31 Mar Wealth Inequality: The Unmeasured Social Evil
Most people will be familiar with the high income inequality in Singapore as well as the argument made with the announcement of each year’s Budget that government transfers significantly dampen the inequality. This has in fact been the case recently, with the Gini coefficient falling to 0.375 in 2020 after government transfers, as compared to a natural rate of 0.452.
While we do measure income inequality, what is not measured is wealth inequality. Singapore, with its low income taxes, absence of capital gains tax and estate duty, as well as its position as a strong financial hub with enduring political stability, has become a magnet for the global rich. One proxy for gauging the success in attracting wealth is the size of assets under management (AUM) by the private wealth banking sector.
DBS’s private wealth management arm alone has SG$250 billion AUM. In total, the Singapore private wealth management AUM has surpassed SG$4 trillion, with a compounded annual growth rate (CAGR) of approximately 11 percent. This is as compared with just SG$50 billion in 2000. This rate and scale of growth cannot conceivably be driven purely by domestic wealth creation; the greater proportion is driven by capital inflows.
The government actively encourages this inflow of wealth as it ideologically holds fast to the concept of ‘trickle-down’ economics. However, it has not produced any evidence that trickle-down economics actually works, save by exception of a few conspicuous cases such as with industrialist James Dyson and venture capitalist Eduardo Saverin.
Some would have heard of or read Thomas Picketty’s book Capital, which identified the economic distortion that occurs when return on capital from capital action exceeds that of return on capital from sticky and productive investments. But there is an economist from an earlier age whose work is increasingly pertinent as wealth inequality increases – Thorstein Veblen, whose books The Theory of the Leisure Class and The Theory of Business Enterprise, published at the turn of the 20th century, underscore how the ultra-rich are not sources of economic productivity, but instead inspire economic parasitic behaviour.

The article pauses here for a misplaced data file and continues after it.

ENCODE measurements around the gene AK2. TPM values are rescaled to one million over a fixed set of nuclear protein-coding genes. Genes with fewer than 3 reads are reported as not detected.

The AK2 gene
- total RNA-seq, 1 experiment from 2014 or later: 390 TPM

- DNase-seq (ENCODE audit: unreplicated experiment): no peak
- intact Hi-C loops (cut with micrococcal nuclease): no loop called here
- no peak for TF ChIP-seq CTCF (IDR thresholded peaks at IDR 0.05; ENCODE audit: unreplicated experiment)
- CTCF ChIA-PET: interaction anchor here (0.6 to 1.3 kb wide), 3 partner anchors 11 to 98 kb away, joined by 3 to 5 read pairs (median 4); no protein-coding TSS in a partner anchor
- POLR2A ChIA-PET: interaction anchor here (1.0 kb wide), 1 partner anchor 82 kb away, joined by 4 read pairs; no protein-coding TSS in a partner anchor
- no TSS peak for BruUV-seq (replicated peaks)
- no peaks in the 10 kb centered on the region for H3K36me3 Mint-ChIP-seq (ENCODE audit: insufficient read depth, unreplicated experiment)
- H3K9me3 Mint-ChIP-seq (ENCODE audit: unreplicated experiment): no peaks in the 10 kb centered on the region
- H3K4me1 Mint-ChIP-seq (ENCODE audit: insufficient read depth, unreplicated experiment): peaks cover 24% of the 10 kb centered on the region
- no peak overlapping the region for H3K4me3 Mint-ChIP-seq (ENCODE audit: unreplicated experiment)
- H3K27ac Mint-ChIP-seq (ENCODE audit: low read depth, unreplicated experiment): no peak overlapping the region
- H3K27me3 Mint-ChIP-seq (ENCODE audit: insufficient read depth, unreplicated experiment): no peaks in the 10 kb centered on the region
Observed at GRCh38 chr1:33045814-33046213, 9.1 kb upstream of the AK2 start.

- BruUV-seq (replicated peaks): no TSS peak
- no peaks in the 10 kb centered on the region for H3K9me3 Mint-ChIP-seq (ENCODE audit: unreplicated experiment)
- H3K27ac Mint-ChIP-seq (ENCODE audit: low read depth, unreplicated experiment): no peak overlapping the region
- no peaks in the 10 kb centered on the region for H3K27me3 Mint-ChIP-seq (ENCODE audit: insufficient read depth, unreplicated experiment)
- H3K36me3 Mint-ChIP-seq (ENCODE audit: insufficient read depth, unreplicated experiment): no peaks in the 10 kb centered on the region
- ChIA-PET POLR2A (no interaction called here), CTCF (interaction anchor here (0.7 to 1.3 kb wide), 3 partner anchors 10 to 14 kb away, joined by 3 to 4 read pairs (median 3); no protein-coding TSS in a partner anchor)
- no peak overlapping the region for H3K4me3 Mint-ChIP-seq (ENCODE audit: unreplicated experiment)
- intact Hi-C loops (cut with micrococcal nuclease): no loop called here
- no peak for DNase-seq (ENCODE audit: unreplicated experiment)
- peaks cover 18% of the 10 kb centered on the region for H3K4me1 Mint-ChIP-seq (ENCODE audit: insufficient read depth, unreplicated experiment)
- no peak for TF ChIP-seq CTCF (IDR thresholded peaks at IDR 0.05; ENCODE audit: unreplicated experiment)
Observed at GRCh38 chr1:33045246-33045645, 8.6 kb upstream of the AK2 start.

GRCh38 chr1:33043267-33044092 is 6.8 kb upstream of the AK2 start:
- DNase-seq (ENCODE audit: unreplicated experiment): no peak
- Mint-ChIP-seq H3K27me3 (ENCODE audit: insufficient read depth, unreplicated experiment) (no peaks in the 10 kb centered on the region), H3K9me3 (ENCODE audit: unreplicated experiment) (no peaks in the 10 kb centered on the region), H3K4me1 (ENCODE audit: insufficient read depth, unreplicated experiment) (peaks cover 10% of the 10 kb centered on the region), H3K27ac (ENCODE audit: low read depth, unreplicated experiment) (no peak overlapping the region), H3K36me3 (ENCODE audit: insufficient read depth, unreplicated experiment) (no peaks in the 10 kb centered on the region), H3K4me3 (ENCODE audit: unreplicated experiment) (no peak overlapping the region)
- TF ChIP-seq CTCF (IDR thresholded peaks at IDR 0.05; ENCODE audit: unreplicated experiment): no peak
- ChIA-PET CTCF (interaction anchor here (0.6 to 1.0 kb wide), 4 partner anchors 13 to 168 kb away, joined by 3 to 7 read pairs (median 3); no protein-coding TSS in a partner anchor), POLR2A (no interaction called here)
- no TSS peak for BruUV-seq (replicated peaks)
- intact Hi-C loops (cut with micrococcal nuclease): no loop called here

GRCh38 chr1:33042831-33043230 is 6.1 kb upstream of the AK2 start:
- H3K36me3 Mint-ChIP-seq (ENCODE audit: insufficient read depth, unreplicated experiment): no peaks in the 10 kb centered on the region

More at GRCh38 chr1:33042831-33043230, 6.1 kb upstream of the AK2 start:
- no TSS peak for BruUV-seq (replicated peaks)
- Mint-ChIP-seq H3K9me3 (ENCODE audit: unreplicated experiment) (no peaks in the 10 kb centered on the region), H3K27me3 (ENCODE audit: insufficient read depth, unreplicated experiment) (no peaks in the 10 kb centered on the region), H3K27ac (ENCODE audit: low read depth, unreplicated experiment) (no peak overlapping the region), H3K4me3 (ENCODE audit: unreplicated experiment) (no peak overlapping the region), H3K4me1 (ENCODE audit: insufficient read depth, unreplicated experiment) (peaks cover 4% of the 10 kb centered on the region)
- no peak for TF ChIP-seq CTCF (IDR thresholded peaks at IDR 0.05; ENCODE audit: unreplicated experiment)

More recently, the economist Hyman Minsky has written extensively on the condition where capital is attracted to short term speculation and luxury products rather than productive infrastructure. It is arguable that, given the anaemic growth globally – including in pre-Covid-19 Singapore – over the past decade, that we are operating under a combination of these economic postulations and that they are positively correlated with the growth of private wealth AUM.
The upshot is that there is no evidence for trickle-down economics – otherwise, that SG$4 trillion would have supercharged Singapore’s economy. Wealth inequality is pernicious and, without estate duty, will prove persistent and intergenerational. Thus, the rich become more rich and their elite socioeconomic status ever more entrenched with each passing generation. By contrast, the middle class and lower income bracket – which are salaried, squeezed by crisis, technological change and the rising cost of living – become chronically dependent on government transfers to make ends meet. This is hardly a recipe for a cohesive society. It also represents a brewing political problem that will eventually be tested as asset inflation in all classes, most particularly in housing, becomes more exaggerated.
The solution is politically unpalatable – which is to tax the wealthy by reintroducing estate duty, reintroducing minimal capital gains, and levying a tax on luxury goods. Even this would not be enough, but it would be a good start towards closing the wealth inequality gap.
– Devadas Krishnadas